So how do you go about either creating systems in your business or updating your current systems?  The best way to do that is by involving the people who are expected to follow each system in the creation or the updating of those systems.  Have each department-head get his/her entire team together to answer the following questions:

  • Are we all doing things the same way?
  • Are we all operating the best way?
  • How can we improve our efficiency?
  • How can we eliminate waste?
  • How can we eliminate variation?
  • How can we improve our profitability?
  • What are we doing that we shouldn’t be doing?
  • What aren’t we doing what we should be doing?
  • What errors occur in this department?
  • When an error occurs is it because we don’t have a system, or because the system wasn’t followed, or was it because we have the wrong system in place?
  • If you were in charge of creating the best systems in this department, what would be the first thing you’d fix?
  • Are all of our systems in writing?
  • Are people held accountable to following our systems?
  • How often are our systems improved upon?
  • What’s the procedure for updating a system?
  • Are the updates in writing?
  • Is everyone being trained on the updates?
  • Is everyone held accountable to following the new, updated systems?
  • Who would like the job of creating an operations manual for the entire department? (Maybe this is your department leader, or maybe it’s someone else in that department who is better at writing.)

 You may be very surprised of the answers you hear in these meetings.  You may also be very pleased with the ideas for improving your efficiency, reducing or eliminating variation, and ultimately, increasing the profitability and value of your company.

As the business owner, it is not your job to create the systems yourself.  It is not your responsibility to document the systems and create a procedural manual.  But it is ultimately your responsibility to make sure that those things get done appropriately.

One final point:  Don’t be overwhelmed if you currently don’t have any written systems in your business or if your systems are stale.  Just work with your team to create a list of systems that need to be created or updated and then prioritize the list.  Once that’s done, start knocking them out one by one.  It won’t happen overnight, but that’s okay.  Remember the question:  “How do you eat an elephant?”  Answer:  “One bite at a time.”  The same is true with creating your company’s operations manual.  “How do you create your company’s operations manual?”  Answer:  “One system at a time.”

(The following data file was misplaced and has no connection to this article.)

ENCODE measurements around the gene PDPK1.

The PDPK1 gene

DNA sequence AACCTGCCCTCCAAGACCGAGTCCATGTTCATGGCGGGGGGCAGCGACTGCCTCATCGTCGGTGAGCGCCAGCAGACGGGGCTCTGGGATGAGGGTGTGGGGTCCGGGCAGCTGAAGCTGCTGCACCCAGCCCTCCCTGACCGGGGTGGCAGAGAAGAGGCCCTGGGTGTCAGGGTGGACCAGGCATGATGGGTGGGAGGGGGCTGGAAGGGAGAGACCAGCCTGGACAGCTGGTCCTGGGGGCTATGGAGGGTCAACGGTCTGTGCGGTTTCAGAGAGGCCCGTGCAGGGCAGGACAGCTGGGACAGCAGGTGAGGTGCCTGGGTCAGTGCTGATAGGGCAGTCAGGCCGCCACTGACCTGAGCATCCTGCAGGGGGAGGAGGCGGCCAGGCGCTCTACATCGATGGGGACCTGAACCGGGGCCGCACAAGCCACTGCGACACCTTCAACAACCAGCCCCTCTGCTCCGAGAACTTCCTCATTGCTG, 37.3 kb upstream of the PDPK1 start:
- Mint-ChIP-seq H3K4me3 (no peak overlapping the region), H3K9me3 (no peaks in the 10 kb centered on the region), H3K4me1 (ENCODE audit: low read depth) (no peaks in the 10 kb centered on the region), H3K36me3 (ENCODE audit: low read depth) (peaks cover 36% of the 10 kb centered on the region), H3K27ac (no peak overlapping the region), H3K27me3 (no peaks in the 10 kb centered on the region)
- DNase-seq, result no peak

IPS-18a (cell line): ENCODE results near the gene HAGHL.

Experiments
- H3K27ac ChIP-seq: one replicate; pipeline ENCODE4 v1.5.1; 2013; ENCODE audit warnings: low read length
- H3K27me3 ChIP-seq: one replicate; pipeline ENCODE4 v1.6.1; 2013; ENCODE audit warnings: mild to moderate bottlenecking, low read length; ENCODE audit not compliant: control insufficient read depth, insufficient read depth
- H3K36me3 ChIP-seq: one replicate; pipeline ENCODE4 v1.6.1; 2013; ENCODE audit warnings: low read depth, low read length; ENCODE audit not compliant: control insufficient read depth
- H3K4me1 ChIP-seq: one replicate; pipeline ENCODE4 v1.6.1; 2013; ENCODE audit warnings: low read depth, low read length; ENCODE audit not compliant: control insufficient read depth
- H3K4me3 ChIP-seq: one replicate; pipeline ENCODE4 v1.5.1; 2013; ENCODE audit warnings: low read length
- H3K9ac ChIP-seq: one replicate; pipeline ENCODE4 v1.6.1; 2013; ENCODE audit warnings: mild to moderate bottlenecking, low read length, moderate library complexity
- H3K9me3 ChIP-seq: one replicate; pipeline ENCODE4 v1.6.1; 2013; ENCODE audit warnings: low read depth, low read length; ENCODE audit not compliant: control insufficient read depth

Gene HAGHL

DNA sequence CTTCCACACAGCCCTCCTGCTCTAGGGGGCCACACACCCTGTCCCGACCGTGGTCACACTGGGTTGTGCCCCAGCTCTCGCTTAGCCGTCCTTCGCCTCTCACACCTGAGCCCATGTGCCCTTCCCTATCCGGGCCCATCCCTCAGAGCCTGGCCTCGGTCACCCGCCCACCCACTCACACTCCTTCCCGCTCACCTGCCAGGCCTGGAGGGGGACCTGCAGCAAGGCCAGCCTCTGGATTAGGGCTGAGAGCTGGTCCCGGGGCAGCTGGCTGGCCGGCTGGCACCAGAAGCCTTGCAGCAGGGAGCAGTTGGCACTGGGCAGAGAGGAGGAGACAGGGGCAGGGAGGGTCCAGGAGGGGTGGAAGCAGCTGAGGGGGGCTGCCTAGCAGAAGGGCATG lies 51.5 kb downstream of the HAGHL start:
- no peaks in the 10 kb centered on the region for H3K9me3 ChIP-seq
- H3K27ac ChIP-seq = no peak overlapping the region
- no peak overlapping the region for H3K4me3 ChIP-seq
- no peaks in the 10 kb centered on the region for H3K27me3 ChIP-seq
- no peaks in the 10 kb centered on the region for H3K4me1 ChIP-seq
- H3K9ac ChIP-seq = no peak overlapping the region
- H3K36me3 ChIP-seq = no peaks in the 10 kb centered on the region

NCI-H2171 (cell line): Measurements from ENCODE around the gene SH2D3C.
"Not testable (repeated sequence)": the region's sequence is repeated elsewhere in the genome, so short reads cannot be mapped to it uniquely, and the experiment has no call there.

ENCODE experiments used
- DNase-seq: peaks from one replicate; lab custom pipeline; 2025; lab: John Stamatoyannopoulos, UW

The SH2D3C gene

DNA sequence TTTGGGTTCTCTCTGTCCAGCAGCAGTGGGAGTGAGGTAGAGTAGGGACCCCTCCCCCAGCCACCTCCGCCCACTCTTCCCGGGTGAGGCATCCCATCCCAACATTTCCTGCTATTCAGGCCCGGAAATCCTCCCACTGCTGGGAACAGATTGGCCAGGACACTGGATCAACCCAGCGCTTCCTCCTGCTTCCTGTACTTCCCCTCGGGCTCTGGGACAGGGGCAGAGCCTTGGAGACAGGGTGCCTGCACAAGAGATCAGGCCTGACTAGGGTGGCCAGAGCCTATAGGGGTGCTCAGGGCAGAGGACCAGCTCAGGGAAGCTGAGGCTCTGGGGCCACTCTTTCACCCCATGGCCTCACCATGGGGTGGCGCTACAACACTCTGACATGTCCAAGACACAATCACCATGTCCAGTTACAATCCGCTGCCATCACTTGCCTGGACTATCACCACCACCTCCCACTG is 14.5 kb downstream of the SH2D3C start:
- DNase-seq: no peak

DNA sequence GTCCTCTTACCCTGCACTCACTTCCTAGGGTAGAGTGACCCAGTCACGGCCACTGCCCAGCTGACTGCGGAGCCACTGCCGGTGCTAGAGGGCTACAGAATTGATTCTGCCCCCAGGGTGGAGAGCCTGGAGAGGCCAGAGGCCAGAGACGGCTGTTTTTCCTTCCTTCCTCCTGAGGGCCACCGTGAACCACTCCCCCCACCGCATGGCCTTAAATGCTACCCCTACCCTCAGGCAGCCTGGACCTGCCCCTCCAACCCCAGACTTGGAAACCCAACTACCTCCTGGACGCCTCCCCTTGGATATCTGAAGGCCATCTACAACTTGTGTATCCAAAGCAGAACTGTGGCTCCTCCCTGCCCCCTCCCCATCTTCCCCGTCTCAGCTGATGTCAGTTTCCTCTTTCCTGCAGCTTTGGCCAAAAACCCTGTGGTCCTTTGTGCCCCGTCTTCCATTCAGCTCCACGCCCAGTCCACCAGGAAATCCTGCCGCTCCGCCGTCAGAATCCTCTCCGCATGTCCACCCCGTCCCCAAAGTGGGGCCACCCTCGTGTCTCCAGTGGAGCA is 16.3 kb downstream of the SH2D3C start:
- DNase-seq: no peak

Please just get going on it and stay on it until it is done.  The results will be well worth your effort.

Review / Action Steps

  1.  Meet with each of your department heads individually and ask them about the procedures in their departments.  You may even want to ask them to read this chapter and then have a discussion about the importance of either developing systems, documenting them, training them, or improving on the systems you currently have in place.
  2. Have your department heads lead departmental meetings and to ask the questions that are bullet-pointed in this chapter.  Please be sure you attend these meetings, even if your department leaders run the meetings.
  3. Have each department make a list of every system they need to either create or update and put in writing.  Then, ask them to prioritize the list.  And finally, ask them to start working it and give them deadlines for completing each of the new or improved systems.
  4. As each system is created and written, please be sure that every team member is properly trained in executing the procedures.
  5. As each system is written, please be sure to include them in the correct section of your company’s Operations Manual.  The Op’s Manual is a compilation of all of the systems tabbed by each department within your company. 



When everyone is doing things the same way –the best way- your efficiencies and profitability will be greatly enhanced.  Variation in your products or services will be greatly reduced or totally eliminated.  The result will be happy customers who will continue to buy from you, thereby further increasing your profitability.

By having written systems in every department within your company, you will significantly increase the value of your company.  A company “operations manual” is tremendously valuable to potential successors of your business.

If you want to operate as efficiently as possible, if you want to eliminate variation and strengthen your brand, if you want to dramatically increase the value of your company, then you must have systems and these systems must be documented and continuously updated.

You also have to make sure your team is trained and are following the systems.  Strongly encourage them to follow the systems to the letter, but at the same time to be on the lookout to make the systems even better.

Every time a mistake happens in your company, be sure you determine if the mistake was caused by not having a system, or because someone was not following the system, or because your existing system needs to be reworked.  And once you know the reason for the mistake, you have to ensure that appropriate measures are taken to prevent that mistake from happening again.

Please remember to include your team in the development of your systems and in maintaining the different sections in your company’s operating manual.  Your job isn’t necessarily to do all the work, but it is your job to make sure the work gets done!

It’s not easy and it’s endless process.  But with your continued commitment to systemizing your business, documenting your systems, and improving your systems, you’ll be doing much to improve the profitability and value of your business.  It’s well worth the hard work!

© Copyright 2013 by Jon Denney